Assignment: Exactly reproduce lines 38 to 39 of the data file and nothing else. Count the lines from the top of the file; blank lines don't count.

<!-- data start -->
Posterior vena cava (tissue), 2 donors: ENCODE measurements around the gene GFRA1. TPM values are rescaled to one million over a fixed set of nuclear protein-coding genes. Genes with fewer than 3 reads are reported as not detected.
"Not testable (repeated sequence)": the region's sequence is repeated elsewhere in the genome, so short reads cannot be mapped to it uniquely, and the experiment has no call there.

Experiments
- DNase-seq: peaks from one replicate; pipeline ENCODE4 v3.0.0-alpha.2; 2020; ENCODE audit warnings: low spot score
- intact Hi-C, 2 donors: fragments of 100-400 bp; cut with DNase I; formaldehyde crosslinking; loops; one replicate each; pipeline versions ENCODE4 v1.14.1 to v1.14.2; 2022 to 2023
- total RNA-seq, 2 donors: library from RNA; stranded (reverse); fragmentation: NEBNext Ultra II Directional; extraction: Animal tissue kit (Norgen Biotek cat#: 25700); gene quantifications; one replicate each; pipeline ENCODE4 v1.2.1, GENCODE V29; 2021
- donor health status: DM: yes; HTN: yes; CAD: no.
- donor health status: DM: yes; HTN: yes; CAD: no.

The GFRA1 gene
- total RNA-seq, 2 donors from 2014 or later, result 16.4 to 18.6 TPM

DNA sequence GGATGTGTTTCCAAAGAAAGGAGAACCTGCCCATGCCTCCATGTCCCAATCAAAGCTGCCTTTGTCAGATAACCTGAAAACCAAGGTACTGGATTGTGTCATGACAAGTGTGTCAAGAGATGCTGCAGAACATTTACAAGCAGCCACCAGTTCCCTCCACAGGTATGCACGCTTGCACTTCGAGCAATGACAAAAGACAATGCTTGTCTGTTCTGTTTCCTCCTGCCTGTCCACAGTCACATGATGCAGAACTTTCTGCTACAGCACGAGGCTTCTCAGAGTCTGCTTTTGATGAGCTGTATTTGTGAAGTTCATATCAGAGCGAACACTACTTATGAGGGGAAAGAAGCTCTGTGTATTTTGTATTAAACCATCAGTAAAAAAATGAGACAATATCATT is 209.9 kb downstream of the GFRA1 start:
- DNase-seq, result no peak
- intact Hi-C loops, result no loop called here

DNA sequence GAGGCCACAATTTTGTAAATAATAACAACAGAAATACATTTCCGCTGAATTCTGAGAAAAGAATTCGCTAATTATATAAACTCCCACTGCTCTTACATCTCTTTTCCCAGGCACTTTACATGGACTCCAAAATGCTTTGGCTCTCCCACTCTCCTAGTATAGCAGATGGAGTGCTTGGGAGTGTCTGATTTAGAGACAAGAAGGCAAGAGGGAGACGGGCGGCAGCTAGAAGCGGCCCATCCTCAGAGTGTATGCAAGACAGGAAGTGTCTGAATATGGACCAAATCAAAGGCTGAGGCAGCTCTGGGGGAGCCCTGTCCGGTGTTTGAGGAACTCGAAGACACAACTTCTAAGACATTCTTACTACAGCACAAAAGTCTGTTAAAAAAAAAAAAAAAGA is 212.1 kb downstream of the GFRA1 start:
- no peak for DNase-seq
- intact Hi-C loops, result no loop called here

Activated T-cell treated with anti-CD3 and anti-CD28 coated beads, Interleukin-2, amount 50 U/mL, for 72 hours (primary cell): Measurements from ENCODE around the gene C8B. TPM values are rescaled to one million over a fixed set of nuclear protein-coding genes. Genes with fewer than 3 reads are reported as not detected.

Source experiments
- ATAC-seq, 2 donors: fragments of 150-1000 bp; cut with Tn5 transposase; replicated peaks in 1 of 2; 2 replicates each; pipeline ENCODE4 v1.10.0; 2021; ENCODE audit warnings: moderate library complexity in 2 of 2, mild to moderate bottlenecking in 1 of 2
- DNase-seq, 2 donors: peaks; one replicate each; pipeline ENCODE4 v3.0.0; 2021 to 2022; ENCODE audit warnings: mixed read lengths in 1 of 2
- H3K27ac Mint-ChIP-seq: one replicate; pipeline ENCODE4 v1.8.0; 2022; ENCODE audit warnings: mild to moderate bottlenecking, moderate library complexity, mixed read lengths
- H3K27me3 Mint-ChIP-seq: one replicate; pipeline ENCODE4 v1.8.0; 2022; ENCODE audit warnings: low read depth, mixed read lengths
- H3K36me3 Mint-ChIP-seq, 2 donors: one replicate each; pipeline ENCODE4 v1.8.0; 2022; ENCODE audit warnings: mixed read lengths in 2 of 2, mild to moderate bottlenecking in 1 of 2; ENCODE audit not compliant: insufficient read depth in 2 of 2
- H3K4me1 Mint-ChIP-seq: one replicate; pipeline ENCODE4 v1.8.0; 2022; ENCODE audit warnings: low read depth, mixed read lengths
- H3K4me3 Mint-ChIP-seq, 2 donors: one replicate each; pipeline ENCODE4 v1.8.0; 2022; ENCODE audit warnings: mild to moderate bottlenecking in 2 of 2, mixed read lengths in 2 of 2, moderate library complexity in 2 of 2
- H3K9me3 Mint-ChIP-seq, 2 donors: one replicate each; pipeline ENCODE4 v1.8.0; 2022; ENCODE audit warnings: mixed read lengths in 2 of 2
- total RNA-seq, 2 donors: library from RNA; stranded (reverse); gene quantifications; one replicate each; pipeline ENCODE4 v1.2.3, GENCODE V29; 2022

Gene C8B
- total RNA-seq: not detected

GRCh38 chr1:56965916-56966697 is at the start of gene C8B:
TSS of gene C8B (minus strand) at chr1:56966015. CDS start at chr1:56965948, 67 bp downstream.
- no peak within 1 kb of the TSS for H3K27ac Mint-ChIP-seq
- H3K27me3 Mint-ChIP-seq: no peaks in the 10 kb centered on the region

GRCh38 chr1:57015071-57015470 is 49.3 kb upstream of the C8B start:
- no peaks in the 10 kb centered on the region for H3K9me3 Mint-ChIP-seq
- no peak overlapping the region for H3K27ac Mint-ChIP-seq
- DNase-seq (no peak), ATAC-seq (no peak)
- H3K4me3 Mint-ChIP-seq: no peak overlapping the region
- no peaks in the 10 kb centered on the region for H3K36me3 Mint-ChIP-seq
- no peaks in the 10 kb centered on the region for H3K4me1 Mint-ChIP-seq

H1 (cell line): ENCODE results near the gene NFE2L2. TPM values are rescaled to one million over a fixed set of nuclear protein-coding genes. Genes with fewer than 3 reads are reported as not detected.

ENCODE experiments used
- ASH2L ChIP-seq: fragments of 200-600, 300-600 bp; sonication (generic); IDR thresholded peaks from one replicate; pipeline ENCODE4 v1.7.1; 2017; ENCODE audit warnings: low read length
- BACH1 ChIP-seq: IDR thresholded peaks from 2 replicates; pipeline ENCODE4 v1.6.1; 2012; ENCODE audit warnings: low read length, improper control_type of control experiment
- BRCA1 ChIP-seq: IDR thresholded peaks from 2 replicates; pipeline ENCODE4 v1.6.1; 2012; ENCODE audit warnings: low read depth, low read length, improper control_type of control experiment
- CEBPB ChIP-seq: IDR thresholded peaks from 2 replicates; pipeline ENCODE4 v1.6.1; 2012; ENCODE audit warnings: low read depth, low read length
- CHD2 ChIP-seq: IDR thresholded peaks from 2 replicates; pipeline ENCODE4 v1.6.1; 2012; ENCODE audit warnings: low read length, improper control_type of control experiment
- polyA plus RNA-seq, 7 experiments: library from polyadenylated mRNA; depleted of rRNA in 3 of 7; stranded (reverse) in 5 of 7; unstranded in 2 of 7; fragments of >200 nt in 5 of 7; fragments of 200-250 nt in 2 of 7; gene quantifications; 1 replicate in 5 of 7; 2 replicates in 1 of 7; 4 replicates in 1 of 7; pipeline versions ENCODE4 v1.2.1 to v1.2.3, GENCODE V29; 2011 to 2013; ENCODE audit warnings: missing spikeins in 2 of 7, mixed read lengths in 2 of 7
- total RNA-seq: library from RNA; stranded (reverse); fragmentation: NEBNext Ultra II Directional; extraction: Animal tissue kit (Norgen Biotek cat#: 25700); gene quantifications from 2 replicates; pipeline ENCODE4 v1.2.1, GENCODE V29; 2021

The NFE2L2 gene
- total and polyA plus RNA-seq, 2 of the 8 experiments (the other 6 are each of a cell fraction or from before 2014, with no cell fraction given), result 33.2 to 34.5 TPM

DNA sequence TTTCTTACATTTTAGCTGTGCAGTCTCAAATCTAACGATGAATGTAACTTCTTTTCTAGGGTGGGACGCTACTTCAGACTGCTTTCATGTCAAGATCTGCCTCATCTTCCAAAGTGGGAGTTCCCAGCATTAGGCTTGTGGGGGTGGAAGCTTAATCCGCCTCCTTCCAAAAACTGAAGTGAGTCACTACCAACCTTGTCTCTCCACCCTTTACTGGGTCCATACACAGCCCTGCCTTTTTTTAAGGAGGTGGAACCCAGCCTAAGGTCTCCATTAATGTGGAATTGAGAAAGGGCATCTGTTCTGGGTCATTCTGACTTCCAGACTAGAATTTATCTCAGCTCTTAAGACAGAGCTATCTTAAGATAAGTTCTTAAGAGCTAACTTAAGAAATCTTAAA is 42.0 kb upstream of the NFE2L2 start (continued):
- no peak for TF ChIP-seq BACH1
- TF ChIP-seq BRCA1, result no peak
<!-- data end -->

- H3K4me3 Mint-ChIP-seq: no peak overlapping the region
- no peaks in the 10 kb centered on the region for H3K36me3 Mint-ChIP-seq